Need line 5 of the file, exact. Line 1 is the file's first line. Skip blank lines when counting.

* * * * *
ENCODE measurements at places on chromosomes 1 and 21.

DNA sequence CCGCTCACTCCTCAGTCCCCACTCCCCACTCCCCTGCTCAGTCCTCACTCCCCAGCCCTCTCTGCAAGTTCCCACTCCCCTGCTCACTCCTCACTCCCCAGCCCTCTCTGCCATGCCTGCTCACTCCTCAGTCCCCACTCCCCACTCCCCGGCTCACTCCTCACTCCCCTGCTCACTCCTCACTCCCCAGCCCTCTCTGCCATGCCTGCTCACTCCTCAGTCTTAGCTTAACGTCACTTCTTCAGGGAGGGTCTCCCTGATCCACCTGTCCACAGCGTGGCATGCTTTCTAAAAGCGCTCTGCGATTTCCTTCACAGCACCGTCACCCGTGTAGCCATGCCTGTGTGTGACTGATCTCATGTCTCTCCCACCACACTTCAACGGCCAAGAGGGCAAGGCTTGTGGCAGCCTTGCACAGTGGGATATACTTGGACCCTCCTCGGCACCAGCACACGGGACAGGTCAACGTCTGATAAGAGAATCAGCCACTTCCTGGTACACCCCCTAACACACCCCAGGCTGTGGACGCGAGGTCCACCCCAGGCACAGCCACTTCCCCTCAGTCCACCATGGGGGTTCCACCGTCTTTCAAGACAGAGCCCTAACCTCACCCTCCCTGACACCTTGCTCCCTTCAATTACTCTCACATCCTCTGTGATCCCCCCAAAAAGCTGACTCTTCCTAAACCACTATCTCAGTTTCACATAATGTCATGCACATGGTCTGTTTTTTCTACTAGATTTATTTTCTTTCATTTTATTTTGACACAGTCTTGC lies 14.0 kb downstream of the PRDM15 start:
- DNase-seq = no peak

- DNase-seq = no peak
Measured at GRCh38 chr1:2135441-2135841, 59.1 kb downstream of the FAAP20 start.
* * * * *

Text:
Measured at GRCh38 chr1:2135441-2135841, 59.1 kb downstream of the FAAP20 start.